The Scholar, the Sphinx and the Fang of Fenrir by A.R. Cook

Candle-Ends: Reviews
Shelley Carpenter


The Scholar, The Sphinx and the Fang of Fenrir by A.R. Cook

The Scholar, The Sphinx and the Fang of Fenrir (Knox Publishing, 2014) is the second book in A.R. Cook’s young adult series, The Scholar and the Sphinx.

In this installment, readers are reunited with young, scholarly protagonist David Sandoval and his companions, Acacia, the sphinx; Gullen, the Master Huntsman; and Tanuki, the shape-shifting Japanese badger from the first book, The Shades of Nyx (Knox Publishing, 2013).

The heroes face another epic adventure filled with danger and wonder inside and outside the “Magic Curtain” that separates the human world from the worlds of legend, myth, and magic. With new friends Babba, the old Russian witch and keeper of the iron forest, and Tyr, the Lawgiver from Asgard, David must gather his wits and courage to stop the giant world-eating-wolf Fenrir who has joined forces with a mysterious new adversary who has plans for David and Acacia.

Cook again borrows from world mythologies—Greek, Egyptian, Norse, African, Russian, and Japanese to create a host of protagonists and antagonists, alike. Giants abound as well as animals of colossal proportion such as Slepnir, Tyr’s eight-legged battle horse.

Most notably, Cook is an adept storyteller and mixes imaginative, vivid description with sparkling vocabulary much like a potion one of her characters might concoct. For example, meet Babba Yaga:

The other woman, round and squat, smoked a foot-long pipe, the bowl of which was carved to look like a crow’s head. Long tresses of silver flowed from her head and a long pointed nose protruded from the deep ravines of cracks on her face. She eyed David, not saying a word, and only puffed tendrils of white smoke in the air. The smoke curled into the shapes of birds and cats that danced around her wide-brimmed hat.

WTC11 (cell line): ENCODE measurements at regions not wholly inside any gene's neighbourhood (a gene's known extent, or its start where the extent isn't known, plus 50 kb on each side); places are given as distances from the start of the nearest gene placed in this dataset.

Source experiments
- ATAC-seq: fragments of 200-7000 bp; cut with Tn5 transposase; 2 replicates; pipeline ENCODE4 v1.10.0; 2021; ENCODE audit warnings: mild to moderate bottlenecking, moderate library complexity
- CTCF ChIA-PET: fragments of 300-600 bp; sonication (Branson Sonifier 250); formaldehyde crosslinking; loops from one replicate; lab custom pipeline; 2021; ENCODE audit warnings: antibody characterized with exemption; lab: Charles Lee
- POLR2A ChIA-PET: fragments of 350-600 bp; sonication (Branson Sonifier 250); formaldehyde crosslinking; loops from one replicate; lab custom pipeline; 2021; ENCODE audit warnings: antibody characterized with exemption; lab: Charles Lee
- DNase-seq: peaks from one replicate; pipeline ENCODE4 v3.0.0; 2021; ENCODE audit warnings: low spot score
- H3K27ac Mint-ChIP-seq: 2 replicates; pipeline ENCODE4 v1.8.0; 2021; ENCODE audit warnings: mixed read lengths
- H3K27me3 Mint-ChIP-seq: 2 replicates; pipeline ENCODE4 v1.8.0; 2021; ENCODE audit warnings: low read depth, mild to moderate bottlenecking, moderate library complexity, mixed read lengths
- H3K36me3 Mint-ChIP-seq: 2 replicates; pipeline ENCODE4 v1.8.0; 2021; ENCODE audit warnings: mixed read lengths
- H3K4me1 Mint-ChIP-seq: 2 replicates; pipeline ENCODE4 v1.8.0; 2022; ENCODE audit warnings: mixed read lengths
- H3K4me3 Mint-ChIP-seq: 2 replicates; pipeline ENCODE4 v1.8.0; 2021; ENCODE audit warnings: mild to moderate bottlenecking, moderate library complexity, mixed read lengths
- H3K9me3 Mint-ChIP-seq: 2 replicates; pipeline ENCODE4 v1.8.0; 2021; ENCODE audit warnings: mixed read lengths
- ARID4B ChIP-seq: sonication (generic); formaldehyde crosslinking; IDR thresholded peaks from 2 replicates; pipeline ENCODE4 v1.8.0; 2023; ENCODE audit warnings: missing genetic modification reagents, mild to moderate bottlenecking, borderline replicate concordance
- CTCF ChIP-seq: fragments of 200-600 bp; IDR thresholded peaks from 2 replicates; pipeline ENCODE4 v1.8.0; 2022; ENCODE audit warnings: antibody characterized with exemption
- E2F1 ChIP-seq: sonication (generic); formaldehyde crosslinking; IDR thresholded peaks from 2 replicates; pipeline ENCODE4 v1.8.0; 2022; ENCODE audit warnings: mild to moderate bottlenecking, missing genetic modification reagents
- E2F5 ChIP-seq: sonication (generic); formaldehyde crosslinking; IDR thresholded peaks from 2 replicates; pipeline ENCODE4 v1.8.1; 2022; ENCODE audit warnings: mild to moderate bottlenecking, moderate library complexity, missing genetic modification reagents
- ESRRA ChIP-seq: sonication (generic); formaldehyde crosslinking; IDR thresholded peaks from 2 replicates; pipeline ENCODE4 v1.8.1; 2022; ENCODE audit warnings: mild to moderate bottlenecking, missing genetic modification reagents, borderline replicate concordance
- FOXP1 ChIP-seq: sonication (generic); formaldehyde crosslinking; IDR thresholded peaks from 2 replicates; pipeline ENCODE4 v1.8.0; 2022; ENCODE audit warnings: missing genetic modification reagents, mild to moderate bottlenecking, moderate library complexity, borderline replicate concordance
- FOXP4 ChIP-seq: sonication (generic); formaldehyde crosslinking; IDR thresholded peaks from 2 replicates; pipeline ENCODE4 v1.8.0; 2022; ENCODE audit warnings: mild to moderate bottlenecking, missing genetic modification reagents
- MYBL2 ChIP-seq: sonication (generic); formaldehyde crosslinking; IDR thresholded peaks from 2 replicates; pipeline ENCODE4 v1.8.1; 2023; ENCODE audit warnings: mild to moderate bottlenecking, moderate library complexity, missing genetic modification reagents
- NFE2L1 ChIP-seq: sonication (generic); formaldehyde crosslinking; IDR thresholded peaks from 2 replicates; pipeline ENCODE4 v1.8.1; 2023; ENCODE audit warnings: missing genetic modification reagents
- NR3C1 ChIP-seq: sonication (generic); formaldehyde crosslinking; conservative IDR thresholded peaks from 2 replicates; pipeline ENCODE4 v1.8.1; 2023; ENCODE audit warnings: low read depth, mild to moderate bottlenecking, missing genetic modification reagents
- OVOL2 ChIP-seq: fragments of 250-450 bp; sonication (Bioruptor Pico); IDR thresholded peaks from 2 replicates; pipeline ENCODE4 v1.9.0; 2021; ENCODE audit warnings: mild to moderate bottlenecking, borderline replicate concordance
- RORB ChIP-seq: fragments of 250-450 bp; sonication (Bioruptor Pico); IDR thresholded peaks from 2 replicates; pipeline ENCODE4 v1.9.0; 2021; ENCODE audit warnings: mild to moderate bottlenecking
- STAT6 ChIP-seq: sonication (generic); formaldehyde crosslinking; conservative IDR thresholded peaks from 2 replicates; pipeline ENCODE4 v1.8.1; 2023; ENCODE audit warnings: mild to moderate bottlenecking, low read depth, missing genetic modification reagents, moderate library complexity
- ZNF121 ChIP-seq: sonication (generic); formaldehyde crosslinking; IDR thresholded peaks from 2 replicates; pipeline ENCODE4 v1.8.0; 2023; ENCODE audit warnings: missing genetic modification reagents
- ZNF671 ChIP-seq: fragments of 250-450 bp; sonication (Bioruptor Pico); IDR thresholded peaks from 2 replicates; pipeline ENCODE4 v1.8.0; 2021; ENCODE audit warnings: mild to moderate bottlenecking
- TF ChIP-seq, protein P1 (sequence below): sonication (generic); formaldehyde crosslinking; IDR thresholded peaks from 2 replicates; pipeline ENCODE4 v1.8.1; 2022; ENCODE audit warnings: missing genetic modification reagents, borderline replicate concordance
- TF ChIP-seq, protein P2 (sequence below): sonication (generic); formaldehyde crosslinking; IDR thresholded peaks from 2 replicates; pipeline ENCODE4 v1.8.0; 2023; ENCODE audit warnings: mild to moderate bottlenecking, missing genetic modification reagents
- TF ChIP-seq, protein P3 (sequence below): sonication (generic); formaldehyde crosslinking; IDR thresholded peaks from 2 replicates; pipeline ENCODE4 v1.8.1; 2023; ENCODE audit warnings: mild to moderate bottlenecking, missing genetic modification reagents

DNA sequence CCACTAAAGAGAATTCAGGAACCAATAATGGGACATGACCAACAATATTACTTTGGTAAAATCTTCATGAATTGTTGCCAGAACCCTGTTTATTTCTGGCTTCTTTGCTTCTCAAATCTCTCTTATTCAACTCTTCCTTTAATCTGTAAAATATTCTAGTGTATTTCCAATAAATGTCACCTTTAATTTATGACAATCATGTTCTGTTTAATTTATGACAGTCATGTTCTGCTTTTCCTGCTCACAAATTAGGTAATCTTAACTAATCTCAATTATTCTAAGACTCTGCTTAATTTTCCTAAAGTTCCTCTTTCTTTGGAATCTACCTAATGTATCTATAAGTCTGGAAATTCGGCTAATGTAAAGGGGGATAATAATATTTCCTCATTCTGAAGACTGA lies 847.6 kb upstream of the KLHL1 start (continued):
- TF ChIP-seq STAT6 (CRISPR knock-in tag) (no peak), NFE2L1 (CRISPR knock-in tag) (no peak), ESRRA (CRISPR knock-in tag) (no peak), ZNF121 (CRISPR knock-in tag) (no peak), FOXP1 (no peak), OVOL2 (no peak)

Besides their vividness, the characters are complex. Cook gives each a unique voice and manner. They are distinct and often humorous. Babba’s character in particular is a scene-stealer and compliments David’s seriousness and Gullen’s know-it-all-ness with her funny wit, her mannerisms, and voice. “What do I know? I’m just old lady.” An old lady is the least of who Babba really is and readers will enjoy getting to know this quirky character.

There is also a nice cadence and rhythm to Cook’s writing. I enjoyed the variety in sentence structure and punctuation that peppered each chapter, each page. I spied some lovely sentences like this complex sentence that utilizes both consonance and simile to describe the setting from chapter fifteen: “A drizzle drooled down from the overcast sky, the clouds as slate gray as the pillars around him.”

What’s more, Cook continues the exciting pace. Each chapter builds on the previous in a steep story arc that leads straight up to the last page.

The novel is structured in sixteen numbered chapters. It contains a prologue, a glossary of mythological characters and a section called Moments in History. The prologue was very interesting: a mystery narrator with three personalities relates the first book to the reader giving key information concerning character, setting, and plot—thus a reader new to the series could easily begin with the second book. The glossary and Moments in History were also helpful. I referenced them several times during my reading. These added appendices show forethought and that Cook really knows her readers and their needs.


A.R. Cook is the former book reviewer for the Gainesville Times in Northeast Georgia and more recently has written reviews for Toasted Cheese. Her first young adult novel is The Scholar, the Sphinx, and the Shades of Nyx (Knox Robinson Publishing, 2013). Her story “Derry’s Down, Deary” won the gold award in Toasted Cheese’s Three Cheers and a Tiger Writing Contest in the June 2013 issue. In 2011, she placed Honorable Mention in the Writer’s Digest 80th Annual Writing Competition for her play, Major Arcana, and in WD’s Science Fiction contest for her short story, “Psycho Babbles.” She has also written “Willow Weep No More,” published in the Tenebris Books’s Original Fairy Tales Anthology, and a short story, “The Saintly Stew,” published in the Georgia Museum of Art’s Kress Project anthology 2013. She likes sushi and sundaes (but not together). | Twitter: @ARCook_Writes | FaceBook: TheScholarAndTheSphinxSeries

pencilShelley Carpenter is TC’s Reviews Editor. Email: harpspeed[at]

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